Second to clean drinking water, vaccination has become the most effective public health measure for the control of infectious diseases. The successful eradication of smallpox 3 decades ago naturally led to the optimistic view that childhood diseases could also be eradicated by vaccination. Indeed, there is good hope that some infectious diseases, e.g., polio and measles, may soon be eradicated. On the other hand, there are still some 3 million people, mostly infants and children ! 5 years of age living in developing countries, that die each year from diseases that are preventable by vaccines. This frustration must be balanced against the fact that new vaccines are continuously being developed and proven safe and are used with high efficacy in high-income countries. Disappointingly, we have also learned that experiences from high-income countries may not necessarily be directly applicable to low-income countries. The vaccines most needed are partly different, immune responses may vary and monetary resources and infrastructure are substantial obstacles for the implementation of the vaccine programs needed. For these reasons, this issue of Annales Nestlé is devoted to vaccines in a broader sense and using a global perspective.
Vaccination has become the most effective public health measure for the control of infectious diseases after the provision of clean drinking water. The history of vaccination is marked with great hopes and some disappointments. In particular, the second half of the 20th century witnessed the development of remarkable vaccination projects. There is a possibility that polio and measles may be eradicated within a few years, but almost 3 million people – usually children ! 5 years of age – die each year from diseases that are preventable by vaccines. Developing countries are struggling to get the vaccines to children who desperately need them. However, in Europe and North America, people have become complacent about vaccines: ‘these diseases are no longer a threat and the vaccine is more dangerous than the disease’. Those misconceptions have caused outbreaks of measles, diphtheria and pertussis. The international community must continue to devote the necessary resources, money and manpower to fully exploit the promise that vaccines hold for the relief of human misery.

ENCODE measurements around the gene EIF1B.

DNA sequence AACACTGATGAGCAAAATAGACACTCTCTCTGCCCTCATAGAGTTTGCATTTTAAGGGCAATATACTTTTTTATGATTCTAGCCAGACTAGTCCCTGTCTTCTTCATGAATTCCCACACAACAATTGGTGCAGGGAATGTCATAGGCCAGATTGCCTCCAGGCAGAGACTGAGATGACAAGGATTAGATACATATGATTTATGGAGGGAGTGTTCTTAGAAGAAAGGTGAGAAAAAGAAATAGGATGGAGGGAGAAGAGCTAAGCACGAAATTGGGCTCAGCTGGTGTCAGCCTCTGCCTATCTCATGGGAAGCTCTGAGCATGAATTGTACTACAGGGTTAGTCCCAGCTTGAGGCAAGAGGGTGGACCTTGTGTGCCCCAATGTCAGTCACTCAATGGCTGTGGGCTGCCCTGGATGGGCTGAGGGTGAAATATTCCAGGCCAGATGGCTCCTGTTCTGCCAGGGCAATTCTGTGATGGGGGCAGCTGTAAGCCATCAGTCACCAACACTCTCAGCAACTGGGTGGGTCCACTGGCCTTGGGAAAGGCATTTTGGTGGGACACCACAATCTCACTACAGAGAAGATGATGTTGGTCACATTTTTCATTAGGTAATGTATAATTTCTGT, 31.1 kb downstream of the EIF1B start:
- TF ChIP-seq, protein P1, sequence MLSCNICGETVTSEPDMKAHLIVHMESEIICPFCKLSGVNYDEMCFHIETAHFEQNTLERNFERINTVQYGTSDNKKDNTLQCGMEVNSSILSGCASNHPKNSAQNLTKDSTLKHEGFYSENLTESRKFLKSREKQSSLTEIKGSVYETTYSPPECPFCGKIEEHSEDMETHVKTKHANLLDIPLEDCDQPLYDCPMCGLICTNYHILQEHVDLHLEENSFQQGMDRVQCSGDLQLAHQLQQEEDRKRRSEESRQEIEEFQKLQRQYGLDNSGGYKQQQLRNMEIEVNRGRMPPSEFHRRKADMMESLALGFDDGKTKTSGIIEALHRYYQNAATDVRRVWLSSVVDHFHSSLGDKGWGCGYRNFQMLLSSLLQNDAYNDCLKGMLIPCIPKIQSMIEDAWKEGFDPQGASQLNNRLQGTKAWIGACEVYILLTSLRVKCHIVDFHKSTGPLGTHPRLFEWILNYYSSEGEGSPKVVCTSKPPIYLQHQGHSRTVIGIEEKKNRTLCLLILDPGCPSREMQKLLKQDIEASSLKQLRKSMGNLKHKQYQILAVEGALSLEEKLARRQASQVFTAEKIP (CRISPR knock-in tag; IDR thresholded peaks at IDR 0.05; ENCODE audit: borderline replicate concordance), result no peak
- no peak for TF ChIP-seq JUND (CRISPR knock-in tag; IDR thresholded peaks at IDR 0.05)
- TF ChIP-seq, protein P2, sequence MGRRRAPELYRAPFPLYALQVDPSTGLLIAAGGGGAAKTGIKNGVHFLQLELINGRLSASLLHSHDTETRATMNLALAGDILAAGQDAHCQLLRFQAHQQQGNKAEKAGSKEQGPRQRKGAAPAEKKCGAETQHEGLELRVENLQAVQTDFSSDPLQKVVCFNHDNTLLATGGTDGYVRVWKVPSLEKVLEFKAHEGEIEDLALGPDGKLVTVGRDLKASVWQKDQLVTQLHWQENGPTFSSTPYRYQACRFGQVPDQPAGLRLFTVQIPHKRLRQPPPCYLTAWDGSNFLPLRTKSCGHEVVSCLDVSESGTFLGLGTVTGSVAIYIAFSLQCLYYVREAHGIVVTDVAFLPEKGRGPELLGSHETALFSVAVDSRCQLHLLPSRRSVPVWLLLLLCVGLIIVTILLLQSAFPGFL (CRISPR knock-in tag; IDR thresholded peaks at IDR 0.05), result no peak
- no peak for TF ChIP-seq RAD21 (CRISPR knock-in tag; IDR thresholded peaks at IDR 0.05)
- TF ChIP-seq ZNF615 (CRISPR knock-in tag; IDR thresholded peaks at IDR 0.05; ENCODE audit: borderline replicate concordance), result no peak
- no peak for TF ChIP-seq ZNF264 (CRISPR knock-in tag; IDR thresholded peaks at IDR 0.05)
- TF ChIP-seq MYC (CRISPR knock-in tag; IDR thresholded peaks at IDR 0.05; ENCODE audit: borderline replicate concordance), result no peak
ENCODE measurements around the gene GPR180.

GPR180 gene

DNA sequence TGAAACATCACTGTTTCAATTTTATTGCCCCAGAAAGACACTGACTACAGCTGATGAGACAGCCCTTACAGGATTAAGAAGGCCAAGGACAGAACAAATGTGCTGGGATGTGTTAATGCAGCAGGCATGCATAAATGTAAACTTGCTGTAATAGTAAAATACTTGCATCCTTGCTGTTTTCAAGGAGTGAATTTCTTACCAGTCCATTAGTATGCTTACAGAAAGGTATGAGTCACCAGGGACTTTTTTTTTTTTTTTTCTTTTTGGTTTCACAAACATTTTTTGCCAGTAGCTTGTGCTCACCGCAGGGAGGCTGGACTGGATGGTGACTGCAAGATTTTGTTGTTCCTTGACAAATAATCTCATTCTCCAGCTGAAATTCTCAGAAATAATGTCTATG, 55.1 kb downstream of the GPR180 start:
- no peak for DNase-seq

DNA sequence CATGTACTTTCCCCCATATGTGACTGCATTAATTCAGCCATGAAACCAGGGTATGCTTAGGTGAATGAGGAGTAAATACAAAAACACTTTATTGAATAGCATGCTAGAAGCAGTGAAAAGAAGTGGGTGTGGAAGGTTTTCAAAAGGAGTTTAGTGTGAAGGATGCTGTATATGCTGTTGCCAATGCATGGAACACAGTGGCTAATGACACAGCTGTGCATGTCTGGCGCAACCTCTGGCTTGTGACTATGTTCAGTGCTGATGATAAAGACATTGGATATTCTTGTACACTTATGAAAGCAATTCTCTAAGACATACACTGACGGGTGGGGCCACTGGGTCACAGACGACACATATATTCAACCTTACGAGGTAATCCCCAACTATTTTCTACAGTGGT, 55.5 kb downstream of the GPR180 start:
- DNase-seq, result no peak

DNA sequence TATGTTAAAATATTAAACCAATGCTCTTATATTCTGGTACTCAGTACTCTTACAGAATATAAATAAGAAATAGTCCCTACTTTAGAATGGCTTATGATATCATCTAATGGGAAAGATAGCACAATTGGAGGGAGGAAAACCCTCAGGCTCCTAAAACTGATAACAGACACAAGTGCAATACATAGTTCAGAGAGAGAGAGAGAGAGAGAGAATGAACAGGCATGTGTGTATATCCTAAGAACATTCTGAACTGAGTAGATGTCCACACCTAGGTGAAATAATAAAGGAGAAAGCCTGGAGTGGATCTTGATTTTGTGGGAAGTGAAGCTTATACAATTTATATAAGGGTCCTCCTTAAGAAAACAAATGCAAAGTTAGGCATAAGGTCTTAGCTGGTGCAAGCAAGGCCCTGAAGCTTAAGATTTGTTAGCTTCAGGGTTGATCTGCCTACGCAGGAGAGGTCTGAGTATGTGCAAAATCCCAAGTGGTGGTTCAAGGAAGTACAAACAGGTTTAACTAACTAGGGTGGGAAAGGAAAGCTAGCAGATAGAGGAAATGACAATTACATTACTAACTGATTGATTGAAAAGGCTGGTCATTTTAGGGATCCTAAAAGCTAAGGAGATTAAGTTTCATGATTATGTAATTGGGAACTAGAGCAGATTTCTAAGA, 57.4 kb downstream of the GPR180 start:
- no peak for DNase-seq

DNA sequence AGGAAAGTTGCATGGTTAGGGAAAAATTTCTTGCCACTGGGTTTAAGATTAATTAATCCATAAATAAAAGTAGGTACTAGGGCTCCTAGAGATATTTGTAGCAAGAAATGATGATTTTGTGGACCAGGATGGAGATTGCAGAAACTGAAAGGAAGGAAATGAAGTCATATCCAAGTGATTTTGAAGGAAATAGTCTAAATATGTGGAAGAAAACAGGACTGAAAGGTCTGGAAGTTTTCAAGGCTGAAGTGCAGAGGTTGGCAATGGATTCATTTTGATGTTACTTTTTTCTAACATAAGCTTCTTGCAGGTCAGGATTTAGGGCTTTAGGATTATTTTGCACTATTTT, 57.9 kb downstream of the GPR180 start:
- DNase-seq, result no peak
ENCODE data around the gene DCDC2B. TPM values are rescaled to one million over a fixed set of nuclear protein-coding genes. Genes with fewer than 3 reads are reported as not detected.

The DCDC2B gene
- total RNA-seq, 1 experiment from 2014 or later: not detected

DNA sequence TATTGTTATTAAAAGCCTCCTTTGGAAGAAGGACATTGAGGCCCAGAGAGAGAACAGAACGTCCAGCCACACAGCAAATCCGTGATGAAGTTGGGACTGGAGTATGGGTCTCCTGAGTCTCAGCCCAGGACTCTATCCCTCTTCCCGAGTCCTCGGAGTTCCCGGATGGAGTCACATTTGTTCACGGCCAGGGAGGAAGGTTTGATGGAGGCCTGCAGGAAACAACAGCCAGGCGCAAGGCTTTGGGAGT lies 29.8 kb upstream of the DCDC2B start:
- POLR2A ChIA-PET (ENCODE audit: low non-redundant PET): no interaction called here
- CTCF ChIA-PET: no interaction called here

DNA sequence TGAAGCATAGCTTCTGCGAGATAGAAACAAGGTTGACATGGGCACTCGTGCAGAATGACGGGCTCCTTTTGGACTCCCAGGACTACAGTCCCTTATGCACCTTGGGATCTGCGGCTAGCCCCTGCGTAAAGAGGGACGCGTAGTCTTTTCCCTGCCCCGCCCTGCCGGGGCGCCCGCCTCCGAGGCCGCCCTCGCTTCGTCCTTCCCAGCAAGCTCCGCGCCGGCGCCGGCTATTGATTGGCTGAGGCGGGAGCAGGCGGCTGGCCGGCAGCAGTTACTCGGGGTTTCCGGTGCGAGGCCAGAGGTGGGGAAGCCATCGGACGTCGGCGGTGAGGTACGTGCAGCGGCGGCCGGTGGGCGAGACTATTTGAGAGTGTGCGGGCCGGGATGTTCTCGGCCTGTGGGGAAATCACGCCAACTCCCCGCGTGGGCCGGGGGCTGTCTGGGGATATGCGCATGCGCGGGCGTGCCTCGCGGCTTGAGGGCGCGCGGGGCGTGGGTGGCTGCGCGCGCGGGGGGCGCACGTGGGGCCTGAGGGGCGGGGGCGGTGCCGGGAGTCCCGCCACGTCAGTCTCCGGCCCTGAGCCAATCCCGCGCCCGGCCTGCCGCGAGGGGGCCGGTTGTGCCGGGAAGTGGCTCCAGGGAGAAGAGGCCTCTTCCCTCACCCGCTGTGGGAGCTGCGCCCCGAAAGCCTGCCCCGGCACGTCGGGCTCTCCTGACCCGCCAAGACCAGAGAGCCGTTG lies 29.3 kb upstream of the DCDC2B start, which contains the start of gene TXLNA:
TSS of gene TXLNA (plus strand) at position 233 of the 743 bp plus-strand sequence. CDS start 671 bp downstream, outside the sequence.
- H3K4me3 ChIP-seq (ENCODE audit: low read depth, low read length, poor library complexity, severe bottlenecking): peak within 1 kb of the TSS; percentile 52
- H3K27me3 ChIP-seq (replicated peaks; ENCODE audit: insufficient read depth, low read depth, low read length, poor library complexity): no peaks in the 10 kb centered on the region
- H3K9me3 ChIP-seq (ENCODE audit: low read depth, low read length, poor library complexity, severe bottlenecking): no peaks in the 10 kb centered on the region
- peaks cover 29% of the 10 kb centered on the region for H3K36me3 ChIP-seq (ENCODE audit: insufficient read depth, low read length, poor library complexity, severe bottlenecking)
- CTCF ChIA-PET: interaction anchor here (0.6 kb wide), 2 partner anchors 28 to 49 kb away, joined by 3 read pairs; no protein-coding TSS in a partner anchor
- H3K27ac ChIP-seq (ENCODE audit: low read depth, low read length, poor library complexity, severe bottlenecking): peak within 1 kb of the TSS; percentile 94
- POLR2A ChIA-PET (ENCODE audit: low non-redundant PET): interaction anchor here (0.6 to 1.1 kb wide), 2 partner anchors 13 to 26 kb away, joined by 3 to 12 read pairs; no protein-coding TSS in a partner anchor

Oral vaccines which are intended for global use do not necessarily induce the same immune responses in all children worldwide. In fact, several vaccines often induce less frequent and lower mean antibody responses in children in developing countries, suggesting that the vaccines may be less protective among children in these areas. Though the reasons for this less vigorous response are not completely understood, it appears that nutrition-related factors, including both protein-calorie and micronutrient malnutrition, are important aspects in understanding the hyporesponsiveness seen in these children. Related issues including breastfeeding, interference from maternal placental antibodies, intestinal parasitic infections, intestinal mucosal damage and possibly maternal malnutrition during pregnancy also appear to be important. Vaccines designed for oral administration will need to be adjusted to these potential problems in order to maximize benefits for all children. Oral vaccines, when given to children in developing countries, may require higher doses of vaccine, booster doses, calorie, micronutrient and vitamin supplements, withdrawal of breast milk before vaccine administration, deworming medications or other measures to realize their full benefit.